This is a worker placement game with your workers being your market action meeples and your shift employees at your brewery. All players start off with two market action meeples and one shift of employees. Each season (spring, summer, fall, winter) i.e. round of the game sees all players completing market and brewery actions using their workers. Both types of actions directly or indirectly lead to gaining reputation points. There are four seasons in a year and there are three years in a game. At the conclusion of the third year, the player with the most reputation points wins the game.


Market actions are competitive, meaning if your workers stake the claim to a particular action, no other player's workers can do so that season. Brewery actions are not competitive; they can be selected by any player even if another player has already selected the same action. As the game progresses players can amass more workers to place by hiring additional market action meeples (interns) and additional brewery shifts. The market actions allow a player to make strategic business decisions such as developing partnerships to allow for conversions of raw ingredients; buying beer recipe ingredients; hiring skilled employees, interns, or additional shift workers to provide efficiency gains in future market or brewery actions; and raising cash. The brewery actions allow a player to choose from operational tasks such as selecting and brewing a type of beer (raises cash and provides for reputation points), installing new equipment to increase brewery efficiency, or conducting research to obtain special benefits. There are three basic beers that are used in every game and a variety of advanced beers that may be selected for brewing included in the game components; a subset of the advanced beers are chosen for each game, providing many possible combinations and great replay ability. There are also special reputation awards given to the first player who brews each kind of advanced beer during a game.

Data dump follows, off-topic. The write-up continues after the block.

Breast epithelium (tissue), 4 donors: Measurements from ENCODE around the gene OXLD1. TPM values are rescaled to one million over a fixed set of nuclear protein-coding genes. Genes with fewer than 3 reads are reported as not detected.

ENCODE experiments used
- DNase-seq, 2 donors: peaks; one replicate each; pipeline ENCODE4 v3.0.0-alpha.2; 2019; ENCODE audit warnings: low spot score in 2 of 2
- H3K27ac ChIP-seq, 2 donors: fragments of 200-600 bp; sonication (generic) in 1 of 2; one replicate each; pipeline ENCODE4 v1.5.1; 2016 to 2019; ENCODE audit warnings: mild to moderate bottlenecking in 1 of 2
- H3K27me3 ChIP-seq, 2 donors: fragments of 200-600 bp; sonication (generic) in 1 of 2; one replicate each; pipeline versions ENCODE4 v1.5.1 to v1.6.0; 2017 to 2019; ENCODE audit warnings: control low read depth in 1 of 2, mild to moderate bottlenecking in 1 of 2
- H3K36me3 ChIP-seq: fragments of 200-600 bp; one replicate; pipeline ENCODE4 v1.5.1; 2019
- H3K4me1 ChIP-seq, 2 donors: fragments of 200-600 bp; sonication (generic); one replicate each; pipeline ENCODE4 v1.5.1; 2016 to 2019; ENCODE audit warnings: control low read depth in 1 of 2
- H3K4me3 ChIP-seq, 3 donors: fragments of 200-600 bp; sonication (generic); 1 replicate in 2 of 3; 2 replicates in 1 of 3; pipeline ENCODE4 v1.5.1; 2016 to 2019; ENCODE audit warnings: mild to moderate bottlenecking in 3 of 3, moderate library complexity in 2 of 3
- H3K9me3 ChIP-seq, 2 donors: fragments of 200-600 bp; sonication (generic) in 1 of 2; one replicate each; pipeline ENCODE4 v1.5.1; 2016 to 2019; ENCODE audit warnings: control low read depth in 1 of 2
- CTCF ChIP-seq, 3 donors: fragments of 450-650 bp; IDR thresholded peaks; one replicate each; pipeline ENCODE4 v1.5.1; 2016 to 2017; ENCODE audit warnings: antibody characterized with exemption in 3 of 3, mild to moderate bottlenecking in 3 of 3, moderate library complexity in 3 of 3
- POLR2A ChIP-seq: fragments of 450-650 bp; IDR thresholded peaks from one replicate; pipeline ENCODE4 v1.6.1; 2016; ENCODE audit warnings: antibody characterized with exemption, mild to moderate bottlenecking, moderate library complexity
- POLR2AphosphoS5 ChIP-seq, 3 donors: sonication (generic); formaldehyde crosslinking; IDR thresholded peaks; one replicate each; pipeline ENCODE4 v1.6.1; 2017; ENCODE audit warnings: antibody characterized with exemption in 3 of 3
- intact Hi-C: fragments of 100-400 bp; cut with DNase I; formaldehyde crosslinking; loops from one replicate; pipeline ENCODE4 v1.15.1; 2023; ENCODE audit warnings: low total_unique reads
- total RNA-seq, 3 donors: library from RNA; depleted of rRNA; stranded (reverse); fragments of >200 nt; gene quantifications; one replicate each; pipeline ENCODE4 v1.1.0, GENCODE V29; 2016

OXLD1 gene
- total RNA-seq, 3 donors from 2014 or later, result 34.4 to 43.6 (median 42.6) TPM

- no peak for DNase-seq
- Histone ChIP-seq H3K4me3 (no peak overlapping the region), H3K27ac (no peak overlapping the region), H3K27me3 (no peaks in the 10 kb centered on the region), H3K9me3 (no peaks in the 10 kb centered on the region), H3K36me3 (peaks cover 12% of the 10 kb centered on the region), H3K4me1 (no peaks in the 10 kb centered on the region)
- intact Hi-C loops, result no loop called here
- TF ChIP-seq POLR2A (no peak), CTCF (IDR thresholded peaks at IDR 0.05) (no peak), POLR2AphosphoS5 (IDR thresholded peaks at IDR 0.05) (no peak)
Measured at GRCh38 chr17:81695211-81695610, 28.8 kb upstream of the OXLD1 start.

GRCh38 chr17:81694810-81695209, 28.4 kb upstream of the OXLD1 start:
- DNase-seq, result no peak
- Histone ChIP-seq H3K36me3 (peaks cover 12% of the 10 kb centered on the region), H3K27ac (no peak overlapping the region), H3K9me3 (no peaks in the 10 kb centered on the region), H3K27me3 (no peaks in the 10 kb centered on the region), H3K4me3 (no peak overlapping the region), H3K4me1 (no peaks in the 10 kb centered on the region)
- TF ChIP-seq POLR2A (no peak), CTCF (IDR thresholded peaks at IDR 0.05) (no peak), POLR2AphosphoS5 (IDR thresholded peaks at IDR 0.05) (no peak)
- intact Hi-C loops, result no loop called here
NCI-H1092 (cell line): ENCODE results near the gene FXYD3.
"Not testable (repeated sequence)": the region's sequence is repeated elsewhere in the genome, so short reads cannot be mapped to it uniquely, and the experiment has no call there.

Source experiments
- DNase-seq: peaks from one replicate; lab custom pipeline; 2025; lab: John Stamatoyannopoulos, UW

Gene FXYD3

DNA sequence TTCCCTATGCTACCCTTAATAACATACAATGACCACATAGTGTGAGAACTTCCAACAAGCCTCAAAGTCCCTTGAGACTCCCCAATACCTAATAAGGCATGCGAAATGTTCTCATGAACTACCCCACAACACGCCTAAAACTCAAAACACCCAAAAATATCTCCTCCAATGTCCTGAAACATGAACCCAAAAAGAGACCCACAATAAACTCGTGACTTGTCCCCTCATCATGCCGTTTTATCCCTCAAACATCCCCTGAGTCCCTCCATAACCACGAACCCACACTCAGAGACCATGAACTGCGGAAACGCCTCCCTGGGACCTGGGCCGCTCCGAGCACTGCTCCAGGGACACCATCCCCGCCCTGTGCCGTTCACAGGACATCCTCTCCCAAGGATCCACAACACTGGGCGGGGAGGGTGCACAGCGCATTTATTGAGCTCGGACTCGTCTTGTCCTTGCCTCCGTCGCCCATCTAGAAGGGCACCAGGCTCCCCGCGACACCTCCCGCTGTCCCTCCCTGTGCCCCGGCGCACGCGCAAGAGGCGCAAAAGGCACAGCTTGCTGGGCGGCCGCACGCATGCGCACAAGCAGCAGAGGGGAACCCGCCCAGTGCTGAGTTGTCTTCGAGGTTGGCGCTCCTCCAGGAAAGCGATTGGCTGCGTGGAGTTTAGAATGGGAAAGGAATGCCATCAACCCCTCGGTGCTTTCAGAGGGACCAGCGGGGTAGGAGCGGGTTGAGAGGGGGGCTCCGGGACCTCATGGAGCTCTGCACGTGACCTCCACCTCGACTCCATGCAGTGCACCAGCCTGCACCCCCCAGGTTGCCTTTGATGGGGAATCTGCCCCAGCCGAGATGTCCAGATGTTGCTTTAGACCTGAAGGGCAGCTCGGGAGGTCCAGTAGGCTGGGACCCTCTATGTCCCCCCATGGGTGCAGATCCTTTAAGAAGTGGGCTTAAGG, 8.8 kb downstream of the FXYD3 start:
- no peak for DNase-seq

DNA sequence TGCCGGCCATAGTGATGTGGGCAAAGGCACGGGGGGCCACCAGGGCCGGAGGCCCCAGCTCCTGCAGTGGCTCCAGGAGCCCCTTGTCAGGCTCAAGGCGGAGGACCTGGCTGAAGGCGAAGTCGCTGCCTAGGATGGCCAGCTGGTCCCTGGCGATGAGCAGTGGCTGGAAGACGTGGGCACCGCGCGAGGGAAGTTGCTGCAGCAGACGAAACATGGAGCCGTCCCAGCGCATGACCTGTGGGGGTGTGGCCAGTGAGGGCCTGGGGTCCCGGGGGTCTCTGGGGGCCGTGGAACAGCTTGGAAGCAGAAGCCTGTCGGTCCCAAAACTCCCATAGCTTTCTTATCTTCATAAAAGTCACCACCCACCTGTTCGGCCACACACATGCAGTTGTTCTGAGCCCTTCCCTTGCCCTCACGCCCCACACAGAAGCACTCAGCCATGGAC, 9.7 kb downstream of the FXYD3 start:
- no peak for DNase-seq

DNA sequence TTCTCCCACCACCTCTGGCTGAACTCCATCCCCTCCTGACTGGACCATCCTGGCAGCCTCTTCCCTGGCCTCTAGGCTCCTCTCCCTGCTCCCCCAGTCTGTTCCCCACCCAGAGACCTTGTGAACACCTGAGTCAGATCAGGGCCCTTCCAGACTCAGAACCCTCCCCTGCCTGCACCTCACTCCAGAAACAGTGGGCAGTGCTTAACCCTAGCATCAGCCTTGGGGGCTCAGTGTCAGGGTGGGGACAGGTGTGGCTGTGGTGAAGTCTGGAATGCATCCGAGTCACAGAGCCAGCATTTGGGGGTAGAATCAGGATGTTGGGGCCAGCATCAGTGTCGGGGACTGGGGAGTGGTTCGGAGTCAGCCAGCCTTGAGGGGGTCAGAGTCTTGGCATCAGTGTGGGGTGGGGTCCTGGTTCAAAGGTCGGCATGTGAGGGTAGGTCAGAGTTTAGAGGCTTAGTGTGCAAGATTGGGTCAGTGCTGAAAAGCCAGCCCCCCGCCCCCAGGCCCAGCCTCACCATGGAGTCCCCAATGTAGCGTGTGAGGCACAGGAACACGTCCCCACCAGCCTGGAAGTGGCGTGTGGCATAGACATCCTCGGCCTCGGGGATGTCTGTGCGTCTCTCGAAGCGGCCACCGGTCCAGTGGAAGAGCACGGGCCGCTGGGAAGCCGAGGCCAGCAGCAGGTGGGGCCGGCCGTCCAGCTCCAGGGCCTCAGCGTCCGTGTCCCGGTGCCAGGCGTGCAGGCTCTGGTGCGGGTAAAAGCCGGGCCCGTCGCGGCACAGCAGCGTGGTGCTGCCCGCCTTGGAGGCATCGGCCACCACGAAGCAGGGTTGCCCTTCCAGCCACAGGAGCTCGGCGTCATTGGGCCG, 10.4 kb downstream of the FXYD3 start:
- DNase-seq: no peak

Layout of Beer Crafters

In most worker placement games, when you place your workers, you pay an opportunity cost to complete the transaction you've selected them to do. Brew Crafters turns this sequence on its head by requiring players to pay operational costs as the consequence of selected market actions (such as hiring skilled employees) and brewery actions (such as owning additional equipment) at the end of each winter season instead of when you take the actions. I like this clever twist because it give you the ability to take an action now and come up with the cash to pay for it one or two rounds later. If you don't have the money when it's time to pay, you have to take out business loans which cost you reputation points at the end of the game.

The components for Brew Crafters are legion (extra bonus points to the publisher for including a large quantity of small bags to store everything neatly). For example, there's market and brewery action boards, the season board, player brewery and research boards, the ingredient cubes, the workers (meeples and shifts), the skilled employee cards, the recipe cards, the reputation tokens, the money, the equipment cards. And let's not forget the 24 sets of adorable little six packs of beer tokens. All of these pieces are sturdy cardboard cutouts, glossy paper cards, or wooden objects and while they should hold up well to long term use, you wouldn't want to leave them alone with your small child or undisciplined puppy. Overall I found the artwork and components to carry the theme well.

I am very happy to add this game to my collection and I'll definitely bring it out on game night to introduce it to others as well. Enjoying this game as much as I did also means I'm going to put Viticulture on my play and review consideration list because I have been putting off playing that game for much of the same reasons (I don't drink wine).







----------------------------
Publisher: Dice Hate Me Games
Players: 2-5 (We played with 2)
Actual Playing Time (vs the guideline on the box): About an hour and a half
Game type: Worker Placement
Rating:
                                                                                                     


Jenni's Rating Scale:

OUI: I would play this game again; this game is ok. I probably would not buy this game myself but I would play it with those who own it and if someone gave it to me I would keep it.

OUI OUI: I would play this game again; this game is good. I would buy this game.